Tweaking an existing recipe can result in something totally new. Sometimes new is better, but sometimes not. That is what experimentation is all about. It is rare for me to make a recipe just "as is." I can't help myself. The reason is often simply just that maybe an ingredient doesn't appeal and I take flavors into a different direction. In this particular case, there was only one recipe I could find for a cake made with sweet potato and cornmeal. It seemed unusually long and complex, with too many tiny amounts of things I don't keep on hand, like a tablespoon each of apple juice and orange juice. 

One tablespoon. 



Anyway, when I first gave thought to sweet potato and cornmeal together in a cake, I knew:
  1. I wanted it to be a tube cake
  2. I wanted about half and half cornmeal and all-purpose flour
  3. It would be a heavy cake, sort of pound cake style
  4. I thought of using a glaze instead of other icing
When looking at ingredients in some other cakes of this type, a lot of oil is used. I know whether it is butter or oil, it is fat. I first went with the idea of using olive oil, but then switched to coconut oil when I thought of using coconut milk for the liquid and orange extract for the flavoring. I felt that orange and coconut would be a nice combo. I did lower the amount of oil and used applesauce for part of it, to conserve a few calories (but who am I kidding?). I thought of whether to use 3 or 4 eggs, finally going with four, since it is a heavy cake. How much sweet potato? I had two of them, and weighed them before peeling. They came to just barely over one pound. I peeled them and cooked them in salted water, drained them and put them through a ricer (though mashed would have been fine), and measured out 1½ cups. There was just a little left, which I ate for lunch.😀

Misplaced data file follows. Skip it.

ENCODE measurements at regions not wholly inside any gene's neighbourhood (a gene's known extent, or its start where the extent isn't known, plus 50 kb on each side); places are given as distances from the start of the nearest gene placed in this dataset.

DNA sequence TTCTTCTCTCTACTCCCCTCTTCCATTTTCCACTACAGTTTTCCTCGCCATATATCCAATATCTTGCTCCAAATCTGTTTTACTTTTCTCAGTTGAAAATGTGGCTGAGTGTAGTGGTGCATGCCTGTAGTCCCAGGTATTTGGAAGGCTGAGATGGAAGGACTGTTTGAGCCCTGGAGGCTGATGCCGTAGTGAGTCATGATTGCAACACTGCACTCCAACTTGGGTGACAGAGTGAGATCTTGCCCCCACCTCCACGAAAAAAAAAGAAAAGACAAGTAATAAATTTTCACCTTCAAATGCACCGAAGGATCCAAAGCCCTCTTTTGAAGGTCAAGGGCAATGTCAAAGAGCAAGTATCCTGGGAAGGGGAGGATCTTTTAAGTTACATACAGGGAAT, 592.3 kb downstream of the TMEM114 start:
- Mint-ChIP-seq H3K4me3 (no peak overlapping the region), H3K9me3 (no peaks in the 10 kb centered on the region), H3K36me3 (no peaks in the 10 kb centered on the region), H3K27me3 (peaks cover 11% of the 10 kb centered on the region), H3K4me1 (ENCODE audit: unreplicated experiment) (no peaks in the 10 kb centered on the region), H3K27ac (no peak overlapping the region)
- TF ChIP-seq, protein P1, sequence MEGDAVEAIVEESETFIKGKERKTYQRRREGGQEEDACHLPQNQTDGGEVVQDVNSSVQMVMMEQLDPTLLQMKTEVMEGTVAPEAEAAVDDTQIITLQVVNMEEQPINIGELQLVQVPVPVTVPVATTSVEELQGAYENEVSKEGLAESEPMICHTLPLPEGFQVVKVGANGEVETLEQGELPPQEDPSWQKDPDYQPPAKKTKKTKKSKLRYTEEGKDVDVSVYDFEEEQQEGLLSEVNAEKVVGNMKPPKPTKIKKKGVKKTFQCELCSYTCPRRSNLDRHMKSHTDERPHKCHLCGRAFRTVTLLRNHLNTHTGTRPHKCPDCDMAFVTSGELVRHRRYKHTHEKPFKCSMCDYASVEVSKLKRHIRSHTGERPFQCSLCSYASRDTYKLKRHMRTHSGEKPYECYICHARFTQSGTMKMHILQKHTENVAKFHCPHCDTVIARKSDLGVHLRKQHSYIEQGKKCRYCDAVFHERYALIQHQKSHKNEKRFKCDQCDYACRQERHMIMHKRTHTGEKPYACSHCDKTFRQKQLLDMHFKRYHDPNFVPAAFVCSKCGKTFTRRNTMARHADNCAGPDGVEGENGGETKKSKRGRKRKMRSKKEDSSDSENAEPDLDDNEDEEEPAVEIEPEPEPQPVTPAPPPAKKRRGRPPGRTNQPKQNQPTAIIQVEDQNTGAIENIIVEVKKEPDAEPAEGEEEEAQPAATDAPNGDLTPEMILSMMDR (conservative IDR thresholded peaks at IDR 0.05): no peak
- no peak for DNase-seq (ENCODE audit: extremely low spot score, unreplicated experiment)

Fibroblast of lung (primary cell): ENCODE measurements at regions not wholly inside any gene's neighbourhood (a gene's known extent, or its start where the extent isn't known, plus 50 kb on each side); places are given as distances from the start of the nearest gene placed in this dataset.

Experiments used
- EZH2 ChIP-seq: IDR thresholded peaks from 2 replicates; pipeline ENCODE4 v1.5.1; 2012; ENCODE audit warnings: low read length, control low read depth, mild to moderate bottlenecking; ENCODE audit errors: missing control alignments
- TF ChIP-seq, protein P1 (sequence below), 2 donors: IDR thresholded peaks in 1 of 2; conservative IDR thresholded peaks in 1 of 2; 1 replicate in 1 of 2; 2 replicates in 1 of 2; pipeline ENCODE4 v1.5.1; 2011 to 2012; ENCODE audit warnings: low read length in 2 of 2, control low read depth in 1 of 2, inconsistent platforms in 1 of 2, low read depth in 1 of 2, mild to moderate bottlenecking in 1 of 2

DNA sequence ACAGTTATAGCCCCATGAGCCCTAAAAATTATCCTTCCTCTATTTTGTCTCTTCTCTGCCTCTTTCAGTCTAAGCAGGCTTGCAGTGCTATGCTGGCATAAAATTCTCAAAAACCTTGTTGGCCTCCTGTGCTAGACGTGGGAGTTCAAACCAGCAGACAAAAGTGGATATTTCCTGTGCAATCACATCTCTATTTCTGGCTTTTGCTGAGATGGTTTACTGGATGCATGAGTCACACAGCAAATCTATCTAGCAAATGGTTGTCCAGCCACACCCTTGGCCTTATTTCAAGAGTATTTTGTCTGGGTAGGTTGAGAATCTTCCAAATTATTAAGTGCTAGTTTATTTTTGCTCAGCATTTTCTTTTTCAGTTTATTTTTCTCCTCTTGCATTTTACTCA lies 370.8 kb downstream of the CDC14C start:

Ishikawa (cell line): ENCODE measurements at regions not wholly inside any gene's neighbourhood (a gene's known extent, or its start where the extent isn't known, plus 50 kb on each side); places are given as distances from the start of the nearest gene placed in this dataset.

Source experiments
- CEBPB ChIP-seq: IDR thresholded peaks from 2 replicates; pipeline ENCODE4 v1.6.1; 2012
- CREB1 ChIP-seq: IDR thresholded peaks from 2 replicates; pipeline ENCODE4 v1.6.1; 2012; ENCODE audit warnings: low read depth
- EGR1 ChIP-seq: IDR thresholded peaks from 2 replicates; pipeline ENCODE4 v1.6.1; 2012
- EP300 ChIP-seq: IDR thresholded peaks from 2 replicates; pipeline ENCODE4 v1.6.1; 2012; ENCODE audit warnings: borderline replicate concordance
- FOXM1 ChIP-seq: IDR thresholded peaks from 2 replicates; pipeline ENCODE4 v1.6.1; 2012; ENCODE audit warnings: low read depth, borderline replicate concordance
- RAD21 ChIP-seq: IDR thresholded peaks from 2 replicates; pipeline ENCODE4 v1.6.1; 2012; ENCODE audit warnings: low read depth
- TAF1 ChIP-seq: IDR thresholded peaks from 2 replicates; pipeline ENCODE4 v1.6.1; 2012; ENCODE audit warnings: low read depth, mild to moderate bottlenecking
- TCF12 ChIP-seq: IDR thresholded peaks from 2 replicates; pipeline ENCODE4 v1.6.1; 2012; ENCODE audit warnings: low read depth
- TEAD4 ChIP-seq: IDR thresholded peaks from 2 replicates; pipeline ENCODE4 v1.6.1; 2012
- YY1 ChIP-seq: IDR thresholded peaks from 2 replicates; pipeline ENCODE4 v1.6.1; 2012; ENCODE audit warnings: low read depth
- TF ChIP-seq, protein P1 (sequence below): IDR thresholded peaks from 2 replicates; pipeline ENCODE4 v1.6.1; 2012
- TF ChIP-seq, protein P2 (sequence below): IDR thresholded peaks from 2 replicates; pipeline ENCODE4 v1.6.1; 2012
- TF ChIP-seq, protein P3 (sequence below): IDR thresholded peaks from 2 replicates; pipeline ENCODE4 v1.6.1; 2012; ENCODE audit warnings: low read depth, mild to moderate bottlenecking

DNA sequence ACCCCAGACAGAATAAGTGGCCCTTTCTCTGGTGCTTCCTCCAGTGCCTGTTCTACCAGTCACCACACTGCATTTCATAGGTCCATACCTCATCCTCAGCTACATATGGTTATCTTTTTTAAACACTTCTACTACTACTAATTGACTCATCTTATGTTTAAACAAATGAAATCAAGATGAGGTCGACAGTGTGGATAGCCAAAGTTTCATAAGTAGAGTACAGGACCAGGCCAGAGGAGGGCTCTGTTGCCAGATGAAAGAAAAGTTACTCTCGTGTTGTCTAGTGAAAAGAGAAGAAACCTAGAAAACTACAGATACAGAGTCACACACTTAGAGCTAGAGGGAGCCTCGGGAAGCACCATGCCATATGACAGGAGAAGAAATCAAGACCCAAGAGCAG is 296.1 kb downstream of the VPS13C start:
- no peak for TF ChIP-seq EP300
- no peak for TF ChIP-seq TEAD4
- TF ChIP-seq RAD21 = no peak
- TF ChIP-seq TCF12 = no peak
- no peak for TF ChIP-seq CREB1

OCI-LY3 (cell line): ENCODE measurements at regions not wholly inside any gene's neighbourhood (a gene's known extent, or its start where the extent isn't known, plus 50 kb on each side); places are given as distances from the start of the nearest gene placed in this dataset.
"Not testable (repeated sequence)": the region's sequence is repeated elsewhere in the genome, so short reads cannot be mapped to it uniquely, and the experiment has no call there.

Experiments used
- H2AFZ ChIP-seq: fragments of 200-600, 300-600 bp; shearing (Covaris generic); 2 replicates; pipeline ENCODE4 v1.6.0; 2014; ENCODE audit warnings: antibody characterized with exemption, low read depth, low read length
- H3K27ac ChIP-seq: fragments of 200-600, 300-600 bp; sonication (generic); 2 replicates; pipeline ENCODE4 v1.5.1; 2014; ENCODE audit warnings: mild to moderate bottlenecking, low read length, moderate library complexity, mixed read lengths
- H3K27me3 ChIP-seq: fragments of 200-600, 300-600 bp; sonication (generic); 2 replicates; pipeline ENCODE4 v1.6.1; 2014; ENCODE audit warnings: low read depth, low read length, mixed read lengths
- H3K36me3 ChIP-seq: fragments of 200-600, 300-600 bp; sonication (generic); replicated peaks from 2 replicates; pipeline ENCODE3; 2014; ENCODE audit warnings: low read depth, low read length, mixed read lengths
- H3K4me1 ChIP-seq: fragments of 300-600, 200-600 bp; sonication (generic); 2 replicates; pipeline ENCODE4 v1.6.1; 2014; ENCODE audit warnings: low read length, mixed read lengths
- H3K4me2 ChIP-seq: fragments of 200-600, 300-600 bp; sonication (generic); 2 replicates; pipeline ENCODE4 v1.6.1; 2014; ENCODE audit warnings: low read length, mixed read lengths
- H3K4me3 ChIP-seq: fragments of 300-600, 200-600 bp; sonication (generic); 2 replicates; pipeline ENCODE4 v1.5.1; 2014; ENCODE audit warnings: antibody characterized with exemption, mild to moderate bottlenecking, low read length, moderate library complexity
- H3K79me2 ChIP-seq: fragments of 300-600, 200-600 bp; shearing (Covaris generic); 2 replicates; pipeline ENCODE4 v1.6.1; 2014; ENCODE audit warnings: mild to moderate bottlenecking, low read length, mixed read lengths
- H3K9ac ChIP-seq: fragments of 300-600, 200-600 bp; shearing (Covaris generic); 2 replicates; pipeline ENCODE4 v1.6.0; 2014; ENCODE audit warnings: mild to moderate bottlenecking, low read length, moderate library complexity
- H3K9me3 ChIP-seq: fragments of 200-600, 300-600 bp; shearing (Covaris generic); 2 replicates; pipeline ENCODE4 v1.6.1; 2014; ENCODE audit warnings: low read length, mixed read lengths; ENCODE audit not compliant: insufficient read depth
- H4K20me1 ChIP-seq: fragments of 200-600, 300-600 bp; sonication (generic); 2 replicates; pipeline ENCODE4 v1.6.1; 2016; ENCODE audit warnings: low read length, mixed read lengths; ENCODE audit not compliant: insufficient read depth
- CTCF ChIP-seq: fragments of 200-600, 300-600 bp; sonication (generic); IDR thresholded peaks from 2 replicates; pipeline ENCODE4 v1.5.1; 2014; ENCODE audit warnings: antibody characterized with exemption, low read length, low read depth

Sweet Potato Cornmeal Cake
Sweet Potato Cornmeal Cake
Something else that occurred to me, going with a somewhat tropical theme (coconut oil, coconut milk and orange extract) was using fresh ginger. I've never used fresh ginger in a sweet application, though I use it all the time in savory. Why is that? So I got out my ginger root. 

The idea of a glaze - didn't quite go as well as I had wanted, because I thought the glaze would penetrate the cake more than it did. In the pan, hot from the oven, while some glaze did penetrate, it left the top of the cake so sticky that once it came out of the pan and onto the plate slightly off center - there was no budging it! It was there to stay. Since I had glaze left, I drizzled it over the partially cooled cake, and it looked far prettier.

All in all, the ingredients came together easily, the cake baked perfectly, came out of the pan just right. But then, I had some sort of stomach flu all day yesterday, so I could not even think of tasting it. 😨 My husband was happy though, and that is always good! Today I gave it a taste, and I am happy as well. It has a very pronounced flavor of cornmeal. I love cornmeal, and that is why I wanted to use it half and half with the flour. If you cannot think about "cornmeal" and "sweet," in the same sentence, then this cake would not be for you. For myself, I am very pleased with it.